Saturday, February 11, 2012
Kindle Edition 2011
Some people are gifted and success can come easily to them. Others like to leech off these people and others waste their gifts away. In a drug haze at University, Daniel and his friends are introduced to Death Metal, Black Metal, and the rest. They all dig it as they pop acid and roll joints.
One night, Daniel starts scribbling lyrics and decides to firm a band of only one person: him. He is a musical genius and can play all the parts and can splice them together. With his best friend acting as his agent, they hock their goods for recording time in a studio. Things are not looking good with their first album and Daniel has ideas for 10. He completes 7.
During the wait for a contract, Daniel takes up writing and his stories start to sell instantly.
Years later, Daniel has left all that behind him. He is now a successful novelist and off the drugs, totally clean. Then his daughter is kidnapped. The kidnappers only want one thing.
This is a well written book and a dead fast read. I really enjoyed it. Armand tells a great story with a fantastic ending and the action in the book jumps from past to present. These characters are people you might know, heard of or were part of in your youth.
The writing is tight and there is no filler. The pages are crammed with needed words tot ell an awesome tale. The ending will leave your mouth hanging open. I didn't see that coming.
Tuesday, February 7, 2012
Format: Kindle Edition
- File Size: 403 KB
- Publisher: Cerebral Books (October 13, 2011)
Leigh M. Lane has created a world that is all too real a possibility (in fact it is starting to happen already). We are introduced to a normal family, husband--working in a job he doesn't really like, wife--doing the same; two kids, son and daughter at prestigious schools.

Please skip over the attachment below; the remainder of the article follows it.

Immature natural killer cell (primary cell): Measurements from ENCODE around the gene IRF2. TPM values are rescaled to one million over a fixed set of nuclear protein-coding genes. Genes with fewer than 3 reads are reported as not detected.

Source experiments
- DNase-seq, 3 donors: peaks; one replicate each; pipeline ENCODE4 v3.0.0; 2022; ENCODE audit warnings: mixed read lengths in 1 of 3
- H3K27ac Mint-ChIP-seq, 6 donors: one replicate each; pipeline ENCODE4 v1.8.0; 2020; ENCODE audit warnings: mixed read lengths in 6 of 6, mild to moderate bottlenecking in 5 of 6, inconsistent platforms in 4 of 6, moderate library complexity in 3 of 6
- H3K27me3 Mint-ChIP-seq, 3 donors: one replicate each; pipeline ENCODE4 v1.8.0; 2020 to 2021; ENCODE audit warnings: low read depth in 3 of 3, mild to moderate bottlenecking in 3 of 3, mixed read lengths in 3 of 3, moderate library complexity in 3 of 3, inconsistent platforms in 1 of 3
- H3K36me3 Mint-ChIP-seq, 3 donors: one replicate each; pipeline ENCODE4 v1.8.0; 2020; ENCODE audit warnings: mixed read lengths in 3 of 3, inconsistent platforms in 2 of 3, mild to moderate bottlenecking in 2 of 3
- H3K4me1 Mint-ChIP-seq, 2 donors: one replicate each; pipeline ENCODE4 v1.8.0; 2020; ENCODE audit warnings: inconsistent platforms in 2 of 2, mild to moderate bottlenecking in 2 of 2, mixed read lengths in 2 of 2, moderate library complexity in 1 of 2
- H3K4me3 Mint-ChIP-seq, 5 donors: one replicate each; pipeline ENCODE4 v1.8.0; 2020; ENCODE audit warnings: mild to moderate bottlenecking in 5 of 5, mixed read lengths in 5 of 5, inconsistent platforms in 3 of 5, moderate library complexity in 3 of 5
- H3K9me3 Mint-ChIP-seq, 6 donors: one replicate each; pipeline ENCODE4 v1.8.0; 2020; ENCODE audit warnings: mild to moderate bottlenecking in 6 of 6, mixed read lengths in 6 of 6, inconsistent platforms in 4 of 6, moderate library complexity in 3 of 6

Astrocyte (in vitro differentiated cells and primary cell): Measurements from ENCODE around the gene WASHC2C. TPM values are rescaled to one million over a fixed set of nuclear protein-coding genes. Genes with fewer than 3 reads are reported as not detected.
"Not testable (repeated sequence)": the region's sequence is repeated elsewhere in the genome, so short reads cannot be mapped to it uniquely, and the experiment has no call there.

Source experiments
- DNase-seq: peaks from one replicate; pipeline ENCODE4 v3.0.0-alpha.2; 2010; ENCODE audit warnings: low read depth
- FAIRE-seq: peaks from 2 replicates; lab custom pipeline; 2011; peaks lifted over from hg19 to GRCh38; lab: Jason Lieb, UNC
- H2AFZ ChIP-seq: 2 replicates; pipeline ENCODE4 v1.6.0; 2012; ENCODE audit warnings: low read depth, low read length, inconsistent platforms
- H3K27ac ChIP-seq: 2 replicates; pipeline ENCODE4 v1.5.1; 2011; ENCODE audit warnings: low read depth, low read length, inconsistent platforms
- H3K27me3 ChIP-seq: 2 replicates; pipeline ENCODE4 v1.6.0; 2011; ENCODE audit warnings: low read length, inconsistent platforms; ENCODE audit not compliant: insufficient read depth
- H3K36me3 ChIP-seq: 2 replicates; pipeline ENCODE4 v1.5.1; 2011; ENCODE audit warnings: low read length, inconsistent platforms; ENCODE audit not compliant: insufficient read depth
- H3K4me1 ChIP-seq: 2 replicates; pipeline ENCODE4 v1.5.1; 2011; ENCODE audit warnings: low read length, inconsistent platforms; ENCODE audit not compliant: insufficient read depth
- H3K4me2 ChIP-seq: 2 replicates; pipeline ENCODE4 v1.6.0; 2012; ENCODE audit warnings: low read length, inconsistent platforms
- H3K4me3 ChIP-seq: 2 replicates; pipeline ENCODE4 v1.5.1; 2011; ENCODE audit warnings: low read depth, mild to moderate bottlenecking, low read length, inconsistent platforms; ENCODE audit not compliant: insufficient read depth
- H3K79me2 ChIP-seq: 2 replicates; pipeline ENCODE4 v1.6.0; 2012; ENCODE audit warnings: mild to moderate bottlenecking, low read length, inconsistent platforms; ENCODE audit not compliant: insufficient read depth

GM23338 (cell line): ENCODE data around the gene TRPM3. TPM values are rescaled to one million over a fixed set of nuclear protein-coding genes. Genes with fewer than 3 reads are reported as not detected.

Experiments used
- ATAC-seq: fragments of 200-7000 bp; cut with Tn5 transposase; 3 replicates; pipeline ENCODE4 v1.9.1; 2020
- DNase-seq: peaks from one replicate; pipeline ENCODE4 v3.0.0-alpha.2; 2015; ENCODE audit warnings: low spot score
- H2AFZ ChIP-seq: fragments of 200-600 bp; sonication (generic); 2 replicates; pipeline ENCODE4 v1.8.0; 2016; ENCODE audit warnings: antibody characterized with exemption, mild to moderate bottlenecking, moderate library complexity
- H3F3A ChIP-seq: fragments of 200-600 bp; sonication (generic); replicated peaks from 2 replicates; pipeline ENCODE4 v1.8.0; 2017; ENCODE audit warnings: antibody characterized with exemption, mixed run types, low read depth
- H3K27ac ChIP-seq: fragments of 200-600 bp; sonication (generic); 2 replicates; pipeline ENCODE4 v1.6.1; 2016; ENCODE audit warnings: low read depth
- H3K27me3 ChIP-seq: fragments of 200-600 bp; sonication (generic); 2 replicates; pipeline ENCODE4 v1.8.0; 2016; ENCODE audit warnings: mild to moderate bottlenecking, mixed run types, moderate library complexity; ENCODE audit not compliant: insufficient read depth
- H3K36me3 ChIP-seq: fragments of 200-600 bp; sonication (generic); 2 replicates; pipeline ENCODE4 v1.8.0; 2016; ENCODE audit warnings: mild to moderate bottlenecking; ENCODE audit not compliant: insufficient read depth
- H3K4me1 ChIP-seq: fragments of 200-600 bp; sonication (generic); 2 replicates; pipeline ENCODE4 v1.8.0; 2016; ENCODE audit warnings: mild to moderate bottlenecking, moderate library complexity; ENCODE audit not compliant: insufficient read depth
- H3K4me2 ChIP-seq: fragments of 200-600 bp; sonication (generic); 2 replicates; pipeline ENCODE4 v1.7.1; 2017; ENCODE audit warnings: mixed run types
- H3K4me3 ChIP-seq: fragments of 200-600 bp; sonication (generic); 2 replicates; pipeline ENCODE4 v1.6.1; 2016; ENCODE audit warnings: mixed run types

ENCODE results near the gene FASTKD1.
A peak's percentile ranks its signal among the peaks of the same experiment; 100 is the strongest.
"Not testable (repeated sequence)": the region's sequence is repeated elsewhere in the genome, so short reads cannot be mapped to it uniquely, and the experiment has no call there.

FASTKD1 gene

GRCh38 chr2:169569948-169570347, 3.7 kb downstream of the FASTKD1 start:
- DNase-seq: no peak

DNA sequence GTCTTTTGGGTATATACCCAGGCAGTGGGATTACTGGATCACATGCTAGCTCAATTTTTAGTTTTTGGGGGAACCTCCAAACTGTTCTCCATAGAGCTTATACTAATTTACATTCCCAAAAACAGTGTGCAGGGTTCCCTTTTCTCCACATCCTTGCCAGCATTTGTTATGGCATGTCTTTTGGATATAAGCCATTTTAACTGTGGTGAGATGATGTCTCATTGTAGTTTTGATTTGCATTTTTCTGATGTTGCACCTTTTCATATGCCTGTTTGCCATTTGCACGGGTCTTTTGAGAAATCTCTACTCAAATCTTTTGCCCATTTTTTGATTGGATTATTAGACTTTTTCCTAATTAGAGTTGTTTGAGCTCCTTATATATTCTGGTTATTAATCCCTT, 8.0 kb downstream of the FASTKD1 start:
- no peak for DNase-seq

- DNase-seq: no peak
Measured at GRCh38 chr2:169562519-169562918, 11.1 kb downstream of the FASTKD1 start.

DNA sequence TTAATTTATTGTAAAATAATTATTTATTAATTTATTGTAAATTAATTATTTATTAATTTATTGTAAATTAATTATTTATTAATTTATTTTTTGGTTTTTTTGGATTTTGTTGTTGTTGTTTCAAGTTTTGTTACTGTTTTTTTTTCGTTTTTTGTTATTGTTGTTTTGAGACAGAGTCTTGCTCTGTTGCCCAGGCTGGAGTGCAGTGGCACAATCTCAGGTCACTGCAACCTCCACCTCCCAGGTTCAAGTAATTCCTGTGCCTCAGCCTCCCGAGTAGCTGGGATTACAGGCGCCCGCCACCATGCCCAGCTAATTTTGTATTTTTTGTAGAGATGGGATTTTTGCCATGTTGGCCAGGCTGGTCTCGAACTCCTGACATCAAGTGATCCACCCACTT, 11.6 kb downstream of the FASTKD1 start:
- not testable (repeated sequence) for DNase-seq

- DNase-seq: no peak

They live in a world where everything is controlled by corporate and energy sources are low. No lights after 8pm, the only heat comes from a small flame in the middle of a snow filled winter.
As a family they are doing okay until the mother touches a virus tainted business card and the virus takes hold quickly. She is taken to hospital where she dies and the family are given a small box of ashes. They are naturally grief stricken and the husband is given 2 days off work, compliments of the corporation.
But the mother is not dead. She is being held against her will as a Deviant. Deviants are the other humans who did not join the corporation. Corp has reprogrammed Humans (corp controlled people) to be weary of Deviants (non-corp controlled people) because they have smaller brains and blue eyes and are not human.
Mother escapes with the help of deviants and joins their battle against the corporation.
This is a great book that shows the destruction of a family unit. The downward spiral is amazing to witness. The differences between the classes is profound, there is no blurring of the lines. And behind all this is a massive secret that Corp is desperate to keep hidden.
I really did not want this book to end.
The writing is tight and crisp and to the point.
A great find.
Friday, February 3, 2012
Deadlocked by A. J. Wise
Publishing House: Unknown
Dave is your everyday guy, working in a large office as a salesman. He is married with kids, two little girls. A slice of bio terror starts the zombie outbreak but (and realistically) no one is aware at first. People are going nuts on the street. All Dave wants to do is get home to protect his wife and children.
That is his only goal throughout this tale and the hell he goes through will—at times—surprise you. There was a lot in this tale that I didn’t see coming. And that can only be a good thing.
A. J. gives us a story where the main character is weakened, he has a problem and that gives him a real three dimensional feel that has you rooting for him as he makes his way home.
There’s not a lot I can say about Deadlocked as it is a short story, but it is a ripping yarn. I liked the end where the author explains his reasons for a vicious scene involving a bus load of kids and then he tells us his plans to make the short story a serial using other people’s point of view, like the wife, Laura.
That’s a good idea but as I've already read the ending, I wonder how he can make it something more. I would like to see if A. J. can pull it off, keeping it fresh, even though the ending is known.
I must not say anymore for fear of giving anything away.